Colorado Gov. John Hickenlooper is taking steps to stabilize the state’s health insurance markets in the wake of Trump administration efforts to undermine the Affordable Care Act through executive orders.
Obamacare has officially transitioned to Trumpcare, as insurance experts predicted an executive order signed Thursday by Trump will further destabilize former President Barack Obama’s signature Affordable Care Act and cause millions of Americans to lose health insurance. Then the New York Times reported Thursday night that Trump will end cost-sharing reduction payments subsidizing low-income people.
Hickenlooper, a Democrat who’s teamed with Republicans to call for congressional steps to stabilize the ACA, issued a statement Thursday rebuking Trump’s first order, which seeks to expand access to cheaper, less comprehensive insurance plans experts say will make coverage for the truly sick more expensive as healthier people flee ACA-compliant plans.
“The White House’s action today threatens to make health insurance more expensive and less stable,” Hickenlooper said Thursday. “It sabotages the protections many Coloradans rely upon and makes it easier for insurance companies to deny Coloradans the care they need. This order will destabilize health insurance for small businesses, ultimately resulting in higher premiums.”
Then Hickenlooper issued a follow-up statement on Friday slamming Trump’s late-night move to end cost-sharing reduction payments.
“Cutting the cost sharing reduction payments is cruel and irresponsible,” Hickenlooper said. “Beyond the 45,000 Coloradans who rely on this program to make insurance more affordable, hundreds of thousands of Coloradans will see their premiums increase even more. It threatens coverage for Coloradans with chronic diseases or disabilities, potentially putting health care out of reach for those who need it the most.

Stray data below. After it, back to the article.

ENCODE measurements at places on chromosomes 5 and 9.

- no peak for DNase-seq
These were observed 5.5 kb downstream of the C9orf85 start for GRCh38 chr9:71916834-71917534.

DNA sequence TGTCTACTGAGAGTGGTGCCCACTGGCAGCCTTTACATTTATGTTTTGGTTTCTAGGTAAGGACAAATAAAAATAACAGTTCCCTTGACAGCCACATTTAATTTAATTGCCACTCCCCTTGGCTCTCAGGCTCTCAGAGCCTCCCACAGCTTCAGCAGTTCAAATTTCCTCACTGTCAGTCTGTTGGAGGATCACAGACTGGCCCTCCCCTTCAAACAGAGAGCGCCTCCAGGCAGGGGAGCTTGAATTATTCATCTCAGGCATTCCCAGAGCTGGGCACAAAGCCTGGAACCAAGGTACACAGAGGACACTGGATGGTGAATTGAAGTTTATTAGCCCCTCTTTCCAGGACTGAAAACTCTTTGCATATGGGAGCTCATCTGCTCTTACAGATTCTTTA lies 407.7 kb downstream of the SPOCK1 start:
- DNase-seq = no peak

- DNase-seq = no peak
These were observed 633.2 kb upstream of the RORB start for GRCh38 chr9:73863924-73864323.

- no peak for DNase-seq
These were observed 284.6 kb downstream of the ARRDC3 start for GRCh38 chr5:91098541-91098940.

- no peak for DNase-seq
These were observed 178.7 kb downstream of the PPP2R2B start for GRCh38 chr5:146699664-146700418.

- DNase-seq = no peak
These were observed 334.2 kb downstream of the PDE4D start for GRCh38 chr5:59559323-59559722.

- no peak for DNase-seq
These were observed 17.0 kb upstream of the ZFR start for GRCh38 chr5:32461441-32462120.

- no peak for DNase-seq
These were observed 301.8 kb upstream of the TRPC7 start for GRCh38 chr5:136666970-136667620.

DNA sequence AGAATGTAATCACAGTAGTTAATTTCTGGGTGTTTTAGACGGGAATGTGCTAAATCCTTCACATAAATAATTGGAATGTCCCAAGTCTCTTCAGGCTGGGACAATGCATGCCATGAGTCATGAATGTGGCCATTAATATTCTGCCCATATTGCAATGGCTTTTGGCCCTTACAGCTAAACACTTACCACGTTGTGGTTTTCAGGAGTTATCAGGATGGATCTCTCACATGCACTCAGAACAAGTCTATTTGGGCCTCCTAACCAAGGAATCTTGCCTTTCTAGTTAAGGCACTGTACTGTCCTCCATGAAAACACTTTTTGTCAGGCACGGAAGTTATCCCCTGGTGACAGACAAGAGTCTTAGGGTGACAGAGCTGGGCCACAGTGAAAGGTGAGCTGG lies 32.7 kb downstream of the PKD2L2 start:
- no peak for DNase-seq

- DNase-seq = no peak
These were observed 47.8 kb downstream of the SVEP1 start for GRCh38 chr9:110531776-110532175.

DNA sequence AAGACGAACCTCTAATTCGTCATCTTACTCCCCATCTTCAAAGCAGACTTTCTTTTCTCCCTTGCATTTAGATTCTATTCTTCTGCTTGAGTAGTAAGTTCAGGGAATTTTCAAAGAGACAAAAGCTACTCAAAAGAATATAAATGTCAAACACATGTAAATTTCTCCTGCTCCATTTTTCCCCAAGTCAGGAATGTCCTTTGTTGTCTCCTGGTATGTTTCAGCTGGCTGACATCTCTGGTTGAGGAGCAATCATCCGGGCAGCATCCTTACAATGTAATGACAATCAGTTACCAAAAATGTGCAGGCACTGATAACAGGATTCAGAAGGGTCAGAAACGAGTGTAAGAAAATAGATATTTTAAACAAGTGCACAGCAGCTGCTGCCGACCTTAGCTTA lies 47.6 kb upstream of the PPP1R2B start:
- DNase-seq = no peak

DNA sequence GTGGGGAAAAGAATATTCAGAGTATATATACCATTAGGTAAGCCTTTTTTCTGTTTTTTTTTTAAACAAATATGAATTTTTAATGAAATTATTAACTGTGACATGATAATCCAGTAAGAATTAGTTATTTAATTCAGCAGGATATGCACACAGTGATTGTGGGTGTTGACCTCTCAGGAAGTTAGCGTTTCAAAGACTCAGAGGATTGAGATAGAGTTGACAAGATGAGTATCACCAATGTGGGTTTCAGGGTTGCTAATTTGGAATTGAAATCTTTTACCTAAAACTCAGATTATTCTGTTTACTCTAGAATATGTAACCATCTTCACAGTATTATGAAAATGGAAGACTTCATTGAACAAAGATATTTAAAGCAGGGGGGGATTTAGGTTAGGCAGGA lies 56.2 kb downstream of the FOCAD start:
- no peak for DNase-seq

“We urge the administration and Congress to end partisan efforts to dismantle the Affordable Care Act and work across the aisle, and with governors, to find real solutions so that families and small businesses have access to affordable quality health care,” Hickenlooper added.
Colorado Sen. Michael Bennet blasted both moves on Twitter:
.@POTUS decision is a cruel move that will raise premiums for those who can least afford it. https://t.co/QN5rYMi6RN
— Michael Bennet (@SenatorBennet) October 13, 2017
Even Republicans joined in criticizing the move. Ileana Ros-Lehtinen, a Florida congresswoman, pointed to Trump’s campaign promise of affordable health care for everyone:
Cutting health care subsidies will mean more uninsured in my district. @potus promised more access, affordable coverage. This does opposite.
— Ileana Ros-Lehtinen (@RosLehtinen) October 13, 2017
Hickenlooper has ordered steps in Colorado to keep coverage levels the same, even as he implores Congress to act in order to shore up the ACA and render Trump’s orders irrelevant.
“I’ve asked Lt. Gov. Donna Lynne and Insurance Commissioner Marguerite Salazar to ensure that access to care and coverage remains throughout Colorado. We have said all along that we don’t believe changes to the Affordable Care Act should force people to lose health care,” Hickenlooper said.
“Congress should immediately fund the cost sharing reductions through at least 2019. The administration and Congress should work in an open, bipartisan way to stabilize the individual market and make quality health insurance more affordable for all Americans. Governors are willing to work with Congress to stabilize our health insurance markets, but to undermine the individual market is cruelty without benefit.”
In fact, Trump famously called the House version of repeal and replace, which passed by a handful of votes in May, mean, imploring the Senate to do a better job. That never happened, and now Trump is taking steps that mirror many of the effects of the unpopular American Health Care Act that narrowly passed the House but never had a chance in the Senate.
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